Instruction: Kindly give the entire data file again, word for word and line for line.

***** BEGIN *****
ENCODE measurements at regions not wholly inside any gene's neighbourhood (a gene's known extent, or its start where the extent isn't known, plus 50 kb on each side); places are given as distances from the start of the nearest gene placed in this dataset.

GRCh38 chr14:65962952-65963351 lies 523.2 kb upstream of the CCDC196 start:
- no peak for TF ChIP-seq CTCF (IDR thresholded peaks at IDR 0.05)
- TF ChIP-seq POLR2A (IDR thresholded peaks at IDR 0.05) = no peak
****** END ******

ENCODE measurements at regions not wholly inside any gene's neighbourhood (a gene's known extent, or its start where the extent isn't known, plus 50 kb on each side); places are given as distances from the start of the nearest gene placed in this dataset.

GRCh38 chr14:65962952-65963351 lies 523.2 kb upstream of the CCDC196 start:
- no peak for TF ChIP-seq CTCF (IDR thresholded peaks at IDR 0.05)
- TF ChIP-seq POLR2A (IDR thresholded peaks at IDR 0.05) = no peak